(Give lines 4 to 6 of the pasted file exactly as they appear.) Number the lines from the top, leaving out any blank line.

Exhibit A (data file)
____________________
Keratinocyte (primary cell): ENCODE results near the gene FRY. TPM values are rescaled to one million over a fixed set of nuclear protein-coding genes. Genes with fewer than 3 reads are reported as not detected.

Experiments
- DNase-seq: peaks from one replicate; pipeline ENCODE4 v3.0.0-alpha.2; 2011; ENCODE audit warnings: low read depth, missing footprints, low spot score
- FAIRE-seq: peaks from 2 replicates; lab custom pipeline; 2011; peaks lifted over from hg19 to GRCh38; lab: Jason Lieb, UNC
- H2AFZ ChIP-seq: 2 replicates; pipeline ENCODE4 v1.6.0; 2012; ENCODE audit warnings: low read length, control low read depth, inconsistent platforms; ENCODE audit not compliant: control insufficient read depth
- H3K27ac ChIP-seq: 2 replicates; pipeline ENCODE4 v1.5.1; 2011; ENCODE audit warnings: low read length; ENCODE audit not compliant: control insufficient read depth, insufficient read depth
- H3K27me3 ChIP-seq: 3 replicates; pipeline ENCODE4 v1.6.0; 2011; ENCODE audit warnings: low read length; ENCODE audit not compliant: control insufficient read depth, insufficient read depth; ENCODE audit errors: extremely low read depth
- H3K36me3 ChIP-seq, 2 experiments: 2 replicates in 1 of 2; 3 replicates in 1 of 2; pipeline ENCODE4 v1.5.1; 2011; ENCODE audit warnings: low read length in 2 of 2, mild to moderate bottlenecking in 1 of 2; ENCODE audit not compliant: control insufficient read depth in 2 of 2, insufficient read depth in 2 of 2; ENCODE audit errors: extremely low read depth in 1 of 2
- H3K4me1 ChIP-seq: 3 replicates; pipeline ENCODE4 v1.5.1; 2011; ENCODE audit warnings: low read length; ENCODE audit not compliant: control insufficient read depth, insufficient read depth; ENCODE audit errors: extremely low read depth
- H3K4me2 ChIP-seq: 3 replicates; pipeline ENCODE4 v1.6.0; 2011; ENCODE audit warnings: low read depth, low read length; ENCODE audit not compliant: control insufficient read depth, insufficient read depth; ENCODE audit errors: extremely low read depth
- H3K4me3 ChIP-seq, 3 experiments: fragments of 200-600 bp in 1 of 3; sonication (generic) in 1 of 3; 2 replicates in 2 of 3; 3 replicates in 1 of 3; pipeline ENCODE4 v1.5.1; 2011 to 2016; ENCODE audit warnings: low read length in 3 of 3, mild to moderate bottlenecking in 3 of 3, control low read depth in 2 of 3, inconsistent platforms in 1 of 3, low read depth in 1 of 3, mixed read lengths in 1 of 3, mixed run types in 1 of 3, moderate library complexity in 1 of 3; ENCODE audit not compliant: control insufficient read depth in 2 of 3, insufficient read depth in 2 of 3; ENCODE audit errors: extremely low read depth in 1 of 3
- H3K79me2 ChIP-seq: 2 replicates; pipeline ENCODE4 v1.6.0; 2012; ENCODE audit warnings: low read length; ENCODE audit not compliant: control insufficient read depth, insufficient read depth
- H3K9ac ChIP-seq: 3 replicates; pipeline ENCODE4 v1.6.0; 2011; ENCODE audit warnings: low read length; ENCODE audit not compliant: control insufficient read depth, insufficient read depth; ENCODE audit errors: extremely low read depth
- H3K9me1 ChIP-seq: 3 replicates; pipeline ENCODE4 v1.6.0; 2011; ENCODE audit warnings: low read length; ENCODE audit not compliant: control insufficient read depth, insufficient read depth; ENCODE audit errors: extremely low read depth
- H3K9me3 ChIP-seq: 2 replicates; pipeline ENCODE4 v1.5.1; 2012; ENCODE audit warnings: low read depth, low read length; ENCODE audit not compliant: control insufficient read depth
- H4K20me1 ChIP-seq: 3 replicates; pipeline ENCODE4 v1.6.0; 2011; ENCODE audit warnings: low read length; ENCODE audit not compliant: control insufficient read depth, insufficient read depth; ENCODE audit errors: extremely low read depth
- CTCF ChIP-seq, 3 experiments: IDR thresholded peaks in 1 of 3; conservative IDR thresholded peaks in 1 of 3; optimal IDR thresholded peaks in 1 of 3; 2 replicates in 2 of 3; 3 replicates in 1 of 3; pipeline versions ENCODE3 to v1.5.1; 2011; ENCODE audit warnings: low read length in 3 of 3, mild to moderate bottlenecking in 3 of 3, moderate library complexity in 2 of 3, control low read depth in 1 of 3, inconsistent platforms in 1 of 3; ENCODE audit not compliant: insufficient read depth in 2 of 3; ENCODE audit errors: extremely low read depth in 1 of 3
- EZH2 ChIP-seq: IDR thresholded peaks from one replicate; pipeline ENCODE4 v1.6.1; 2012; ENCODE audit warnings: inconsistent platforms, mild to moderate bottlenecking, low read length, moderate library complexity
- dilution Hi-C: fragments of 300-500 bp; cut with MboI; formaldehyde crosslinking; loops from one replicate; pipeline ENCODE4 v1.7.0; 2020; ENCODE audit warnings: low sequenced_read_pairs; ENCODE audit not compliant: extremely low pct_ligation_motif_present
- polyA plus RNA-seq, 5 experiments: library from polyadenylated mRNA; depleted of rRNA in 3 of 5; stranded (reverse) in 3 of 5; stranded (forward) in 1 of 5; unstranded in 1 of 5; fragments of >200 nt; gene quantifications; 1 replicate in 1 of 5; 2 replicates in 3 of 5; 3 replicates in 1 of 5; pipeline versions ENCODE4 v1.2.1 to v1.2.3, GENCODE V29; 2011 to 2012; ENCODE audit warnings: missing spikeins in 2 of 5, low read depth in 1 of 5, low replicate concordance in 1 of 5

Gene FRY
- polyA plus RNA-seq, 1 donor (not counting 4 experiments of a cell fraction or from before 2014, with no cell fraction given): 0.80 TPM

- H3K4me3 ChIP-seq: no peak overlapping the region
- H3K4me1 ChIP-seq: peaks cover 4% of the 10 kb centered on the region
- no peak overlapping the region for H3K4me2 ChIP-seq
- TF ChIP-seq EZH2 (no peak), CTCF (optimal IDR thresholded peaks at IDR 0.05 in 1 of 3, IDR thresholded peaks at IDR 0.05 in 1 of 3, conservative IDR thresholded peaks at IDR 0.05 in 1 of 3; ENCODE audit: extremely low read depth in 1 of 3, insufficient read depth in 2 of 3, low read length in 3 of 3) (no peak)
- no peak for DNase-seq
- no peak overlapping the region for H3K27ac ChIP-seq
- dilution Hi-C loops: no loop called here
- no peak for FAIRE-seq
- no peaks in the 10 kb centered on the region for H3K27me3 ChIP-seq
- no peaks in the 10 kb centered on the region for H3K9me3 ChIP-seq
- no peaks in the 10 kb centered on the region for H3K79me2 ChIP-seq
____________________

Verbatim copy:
- FAIRE-seq: peaks from 2 replicates; lab custom pipeline; 2011; peaks lifted over from hg19 to GRCh38; lab: Jason Lieb, UNC
- H2AFZ ChIP-seq: 2 replicates; pipeline ENCODE4 v1.6.0; 2012; ENCODE audit warnings: low read length, control low read depth, inconsistent platforms; ENCODE audit not compliant: control insufficient read depth
- H3K27ac ChIP-seq: 2 replicates; pipeline ENCODE4 v1.5.1; 2011; ENCODE audit warnings: low read length; ENCODE audit not compliant: control insufficient read depth, insufficient read depth